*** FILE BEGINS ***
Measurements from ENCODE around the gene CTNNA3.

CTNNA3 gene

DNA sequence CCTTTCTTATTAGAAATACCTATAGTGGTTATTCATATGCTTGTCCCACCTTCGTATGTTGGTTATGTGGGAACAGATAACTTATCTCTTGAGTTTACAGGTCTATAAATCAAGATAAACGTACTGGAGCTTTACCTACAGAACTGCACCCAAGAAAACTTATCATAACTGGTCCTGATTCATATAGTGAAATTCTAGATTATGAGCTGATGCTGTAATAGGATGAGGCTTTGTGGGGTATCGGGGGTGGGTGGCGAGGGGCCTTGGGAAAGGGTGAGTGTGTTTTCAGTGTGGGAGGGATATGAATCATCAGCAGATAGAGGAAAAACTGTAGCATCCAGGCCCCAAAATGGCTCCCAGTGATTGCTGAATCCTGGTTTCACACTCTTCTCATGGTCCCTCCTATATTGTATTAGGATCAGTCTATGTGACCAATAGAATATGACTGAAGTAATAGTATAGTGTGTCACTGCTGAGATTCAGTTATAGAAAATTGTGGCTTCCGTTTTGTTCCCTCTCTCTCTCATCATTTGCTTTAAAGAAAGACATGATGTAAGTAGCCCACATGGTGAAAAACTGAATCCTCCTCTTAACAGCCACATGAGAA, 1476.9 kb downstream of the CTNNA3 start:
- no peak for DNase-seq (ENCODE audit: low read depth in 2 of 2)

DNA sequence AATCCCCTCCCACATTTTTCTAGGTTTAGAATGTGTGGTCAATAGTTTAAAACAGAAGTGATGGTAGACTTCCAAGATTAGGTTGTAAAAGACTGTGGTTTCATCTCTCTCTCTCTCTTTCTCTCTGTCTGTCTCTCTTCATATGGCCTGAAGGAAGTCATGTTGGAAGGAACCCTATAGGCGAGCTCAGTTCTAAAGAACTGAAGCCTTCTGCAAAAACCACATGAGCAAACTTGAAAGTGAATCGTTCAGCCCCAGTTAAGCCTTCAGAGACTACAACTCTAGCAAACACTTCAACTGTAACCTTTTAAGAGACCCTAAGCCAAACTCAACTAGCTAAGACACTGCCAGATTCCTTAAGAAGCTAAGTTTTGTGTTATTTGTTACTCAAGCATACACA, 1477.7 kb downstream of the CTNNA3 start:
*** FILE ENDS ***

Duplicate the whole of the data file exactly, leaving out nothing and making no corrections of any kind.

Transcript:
Measurements from ENCODE around the gene CTNNA3.

CTNNA3 gene

DNA sequence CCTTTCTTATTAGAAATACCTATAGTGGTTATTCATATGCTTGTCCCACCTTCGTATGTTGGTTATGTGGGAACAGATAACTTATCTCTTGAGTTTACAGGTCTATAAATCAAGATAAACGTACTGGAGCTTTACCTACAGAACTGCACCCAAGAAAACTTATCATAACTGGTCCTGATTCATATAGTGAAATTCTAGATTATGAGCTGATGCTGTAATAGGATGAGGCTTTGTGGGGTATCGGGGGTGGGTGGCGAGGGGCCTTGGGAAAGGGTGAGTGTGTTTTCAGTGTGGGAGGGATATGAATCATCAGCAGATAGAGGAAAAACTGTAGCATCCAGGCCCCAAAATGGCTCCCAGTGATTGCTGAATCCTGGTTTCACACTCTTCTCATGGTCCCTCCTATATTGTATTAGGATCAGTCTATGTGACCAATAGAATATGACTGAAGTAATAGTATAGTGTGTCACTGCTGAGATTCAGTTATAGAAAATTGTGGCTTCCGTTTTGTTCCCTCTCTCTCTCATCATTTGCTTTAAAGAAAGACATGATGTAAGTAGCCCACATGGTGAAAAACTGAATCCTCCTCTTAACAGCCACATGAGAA, 1476.9 kb downstream of the CTNNA3 start:
- no peak for DNase-seq (ENCODE audit: low read depth in 2 of 2)

DNA sequence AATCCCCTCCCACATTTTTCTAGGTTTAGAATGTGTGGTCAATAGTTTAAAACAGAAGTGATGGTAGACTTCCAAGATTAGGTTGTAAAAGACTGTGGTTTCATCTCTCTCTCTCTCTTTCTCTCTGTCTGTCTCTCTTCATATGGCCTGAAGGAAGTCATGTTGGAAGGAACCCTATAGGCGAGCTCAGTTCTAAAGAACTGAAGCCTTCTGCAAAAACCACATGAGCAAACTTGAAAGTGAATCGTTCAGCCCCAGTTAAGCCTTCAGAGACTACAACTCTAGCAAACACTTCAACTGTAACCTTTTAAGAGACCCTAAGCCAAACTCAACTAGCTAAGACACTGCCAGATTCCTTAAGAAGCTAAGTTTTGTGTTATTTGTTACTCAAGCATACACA, 1477.7 kb downstream of the CTNNA3 start: